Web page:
The O’Ryan Law Firm has sued Cigna on behalf of a Subaru employee who became disabled, was paid short term disability benefits but then Cigna denied his long term disability benefits. The client was a Warehouse Associate with Subaru of America for several years. His job at Subaru as a Warehouse Associate included the following responsibilities:
- Reading production schedules, customer orders, work orders, shipping orders and requisitions to determine items to be moved, gathered or distributed.
- Conveying materials and items from receiving or production areas to storage or to other designated areas by hand, hand-truck, or electric hand-truck.
- Sorting and placing materials or items on racks, shelves or in bins according to predetermined sequence, such as size, type, style, color or product code.
- Sorting and storing perishable goods in refrigerated rooms.
- Filling requisitions, work orders, or requests for materials, tools, or other stock items and distributing items to production workers or assembly line.
- Assembling customer orders from stock and places orders on pallets or shelves, or conveying orders to packing station or shipping department
- Marking materials with identifying information, using stencil, crayons or other marking device.
- Opening bales, crates and other containers using hand tools.
- Recording amounts of materials or items received or distributed.
- Weighing or counting items for distribution within plant to ensure conformance to company standards.
- Arranging stock part in specified sequence for assembly by other workers.
This position at Subaru requires frequent stooping, crouching, reaching, handling, fingering, depth perception and occasional climbing and kneeling. Obviously, it is a physical job.
After several years of working at Subaru, the client was forced to stop working because he suffered a left rotator cuff rupture and left bicep tear. He experiences constant severe shoulder and arm pain and tingling. The client applied for short term disability benefits and Cigna approved his short term disability benefits. However, when he remained unable to return to Subaru, after the expiration of his short term disability benefits, Cigna refused to pay him long term disability benefits.
Cigna insures the long term disability benefits for Subaru so they are responsible for paying the long term disability benefits to Subaru employees who are disabled on a long term basis. However, Cigna has a financial conflict of interest because if they approve the claim then they pay the benefits. If Cigna denies the disability benefits, they get to keep the disability payments rather than paying them to the Subaru employee who has become disabled. The Cigna policy for Subaru employees requires Cigna to pay disability benefits if the Subaru employee meets the following definition of Disabled under the policy:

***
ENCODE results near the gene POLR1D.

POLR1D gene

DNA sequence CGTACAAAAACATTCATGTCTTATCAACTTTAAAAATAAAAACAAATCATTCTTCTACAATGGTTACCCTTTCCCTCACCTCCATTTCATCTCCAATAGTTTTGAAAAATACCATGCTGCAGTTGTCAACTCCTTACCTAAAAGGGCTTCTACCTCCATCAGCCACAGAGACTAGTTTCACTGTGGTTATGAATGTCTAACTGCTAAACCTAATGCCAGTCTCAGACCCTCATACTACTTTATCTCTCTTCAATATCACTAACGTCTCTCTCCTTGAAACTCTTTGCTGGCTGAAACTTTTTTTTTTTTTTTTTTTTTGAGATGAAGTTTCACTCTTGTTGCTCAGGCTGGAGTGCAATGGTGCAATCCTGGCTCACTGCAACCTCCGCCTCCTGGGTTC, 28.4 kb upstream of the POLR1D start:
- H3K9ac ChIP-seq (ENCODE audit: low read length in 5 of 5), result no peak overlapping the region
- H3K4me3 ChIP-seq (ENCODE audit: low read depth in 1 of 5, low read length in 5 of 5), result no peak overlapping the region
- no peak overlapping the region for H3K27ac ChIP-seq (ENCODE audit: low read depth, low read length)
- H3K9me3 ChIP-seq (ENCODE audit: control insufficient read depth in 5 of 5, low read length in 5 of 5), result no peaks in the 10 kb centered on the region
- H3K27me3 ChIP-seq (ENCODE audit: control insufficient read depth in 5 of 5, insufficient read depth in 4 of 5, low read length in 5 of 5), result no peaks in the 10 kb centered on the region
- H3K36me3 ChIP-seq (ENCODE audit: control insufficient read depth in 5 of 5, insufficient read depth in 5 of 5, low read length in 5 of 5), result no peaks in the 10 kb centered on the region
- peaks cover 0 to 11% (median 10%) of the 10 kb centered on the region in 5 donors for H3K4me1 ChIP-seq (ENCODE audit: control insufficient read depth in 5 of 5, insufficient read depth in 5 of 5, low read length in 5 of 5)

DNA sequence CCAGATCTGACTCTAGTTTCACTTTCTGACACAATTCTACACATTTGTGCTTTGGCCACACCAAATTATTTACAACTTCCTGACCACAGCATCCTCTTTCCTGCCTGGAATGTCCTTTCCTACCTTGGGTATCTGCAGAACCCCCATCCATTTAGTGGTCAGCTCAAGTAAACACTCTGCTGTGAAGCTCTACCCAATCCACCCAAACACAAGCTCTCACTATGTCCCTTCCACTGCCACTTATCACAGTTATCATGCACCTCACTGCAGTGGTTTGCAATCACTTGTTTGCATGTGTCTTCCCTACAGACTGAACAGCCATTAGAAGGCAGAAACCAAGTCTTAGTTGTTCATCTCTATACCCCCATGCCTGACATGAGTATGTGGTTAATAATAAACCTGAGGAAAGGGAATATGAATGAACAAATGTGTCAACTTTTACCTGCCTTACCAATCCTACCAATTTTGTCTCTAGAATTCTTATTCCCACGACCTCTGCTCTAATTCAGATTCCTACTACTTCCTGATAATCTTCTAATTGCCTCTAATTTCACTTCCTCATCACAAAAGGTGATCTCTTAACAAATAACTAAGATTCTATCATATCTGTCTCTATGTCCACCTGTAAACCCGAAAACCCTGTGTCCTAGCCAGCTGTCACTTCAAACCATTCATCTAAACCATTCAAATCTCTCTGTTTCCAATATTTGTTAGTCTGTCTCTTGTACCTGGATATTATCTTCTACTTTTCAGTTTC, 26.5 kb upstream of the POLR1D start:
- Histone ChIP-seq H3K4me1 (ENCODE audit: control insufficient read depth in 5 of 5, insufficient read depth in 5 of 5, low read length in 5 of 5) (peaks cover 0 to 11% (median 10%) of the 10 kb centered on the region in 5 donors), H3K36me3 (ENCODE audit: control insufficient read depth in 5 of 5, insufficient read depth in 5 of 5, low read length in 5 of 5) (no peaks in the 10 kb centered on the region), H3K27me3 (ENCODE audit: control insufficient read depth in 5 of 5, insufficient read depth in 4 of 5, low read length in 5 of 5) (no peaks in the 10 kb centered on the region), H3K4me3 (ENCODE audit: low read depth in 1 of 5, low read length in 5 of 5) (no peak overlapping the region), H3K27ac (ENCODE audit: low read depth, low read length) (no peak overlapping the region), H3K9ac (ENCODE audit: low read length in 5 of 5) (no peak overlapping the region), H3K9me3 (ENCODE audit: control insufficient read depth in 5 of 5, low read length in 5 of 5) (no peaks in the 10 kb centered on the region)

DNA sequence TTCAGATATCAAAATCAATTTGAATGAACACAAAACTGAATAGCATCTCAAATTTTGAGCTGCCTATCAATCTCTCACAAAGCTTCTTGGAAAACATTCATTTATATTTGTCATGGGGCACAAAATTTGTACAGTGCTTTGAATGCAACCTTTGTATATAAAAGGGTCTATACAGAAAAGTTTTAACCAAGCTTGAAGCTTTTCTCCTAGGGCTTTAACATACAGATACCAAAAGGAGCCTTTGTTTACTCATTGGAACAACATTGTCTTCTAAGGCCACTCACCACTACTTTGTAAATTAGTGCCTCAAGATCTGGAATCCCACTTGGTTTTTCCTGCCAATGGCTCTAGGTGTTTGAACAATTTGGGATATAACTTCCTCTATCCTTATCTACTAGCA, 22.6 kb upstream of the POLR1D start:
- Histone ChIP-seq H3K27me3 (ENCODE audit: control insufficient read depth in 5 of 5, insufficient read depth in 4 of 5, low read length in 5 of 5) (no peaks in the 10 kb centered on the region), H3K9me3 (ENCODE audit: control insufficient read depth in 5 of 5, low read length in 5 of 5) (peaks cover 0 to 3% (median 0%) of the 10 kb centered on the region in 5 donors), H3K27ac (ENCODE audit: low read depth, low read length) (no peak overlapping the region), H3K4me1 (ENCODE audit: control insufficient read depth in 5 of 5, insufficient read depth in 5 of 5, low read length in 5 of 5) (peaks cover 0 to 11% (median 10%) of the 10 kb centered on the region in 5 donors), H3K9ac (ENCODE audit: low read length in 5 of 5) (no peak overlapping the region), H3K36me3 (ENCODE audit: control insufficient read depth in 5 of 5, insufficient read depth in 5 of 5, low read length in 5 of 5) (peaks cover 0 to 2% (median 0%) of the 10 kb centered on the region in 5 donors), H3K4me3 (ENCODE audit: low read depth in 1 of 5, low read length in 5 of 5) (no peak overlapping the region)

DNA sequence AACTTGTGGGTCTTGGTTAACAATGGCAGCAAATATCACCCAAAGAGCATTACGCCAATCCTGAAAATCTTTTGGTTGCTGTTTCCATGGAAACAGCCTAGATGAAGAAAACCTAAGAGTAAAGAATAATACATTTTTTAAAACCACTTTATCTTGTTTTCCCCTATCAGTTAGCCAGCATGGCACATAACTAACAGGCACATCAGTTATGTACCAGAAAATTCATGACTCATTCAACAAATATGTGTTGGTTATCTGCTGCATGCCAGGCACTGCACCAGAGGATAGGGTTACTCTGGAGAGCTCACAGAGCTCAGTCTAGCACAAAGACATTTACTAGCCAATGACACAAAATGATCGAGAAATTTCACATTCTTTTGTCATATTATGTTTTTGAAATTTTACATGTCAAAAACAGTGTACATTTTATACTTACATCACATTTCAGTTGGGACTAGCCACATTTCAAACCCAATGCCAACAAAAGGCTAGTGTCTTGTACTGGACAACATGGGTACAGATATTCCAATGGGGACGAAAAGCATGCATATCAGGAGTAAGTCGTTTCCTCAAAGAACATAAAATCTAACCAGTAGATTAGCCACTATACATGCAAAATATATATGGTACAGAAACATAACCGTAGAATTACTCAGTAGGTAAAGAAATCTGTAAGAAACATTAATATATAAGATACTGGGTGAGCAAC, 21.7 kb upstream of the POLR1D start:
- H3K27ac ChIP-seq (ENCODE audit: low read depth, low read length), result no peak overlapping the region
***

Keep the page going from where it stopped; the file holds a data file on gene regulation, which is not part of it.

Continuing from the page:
Definition of Disability/Disabled: “The Employee is considered Disabled if, solely because of Injury or Sickness, he or she is:
- unable to perform the material duties of his or her Regular Occupation; and
- unable to earn 80% or more of his or her Indexed Earnings from working in his or her Regular Occupation.
After Disability Benefits have been payable for 24 months, the employee is considered Disabled if, solely due to Injury or Sickness, he or she is:
- unable to perform the material duties of any occupation for which he or she is, or may reasonably become, qualified based on education, training or experience; and
- unable to earn 80% or more of his or her Indexed Earnings.”
To deny the long term disability benefits, Cigna relied on their own Associate Medical Director and staff RN at Cigna, neither of whom examined the client or spoke to him. LINA’s RN and Associate Medical Director admitted that the restrictions placed on the client were in agreement with all of his treating physicians; regardless, Cigna refused to pay the disability benefits.
When the claim was denied by Cigna, the client filed an internal appeal with Cigna submitting Attending Physicians’ Statements from both his orthopedic surgeon and orthopedic specialist, both of whom strongly support the claim. Also submitted was EMG testing (nerve conduction testing) confirming cervical radiculopathy, among other things. The client has attempted numerous therapies to treat the chronic pain but he continues to suffer from severe pain and remains unable to return to work at Subaru.
If you are a Subaru employee who has been denied disability benefits by Cigna, contact the O’Ryan Law Firm to find out your rights under the Cigna policy and the law.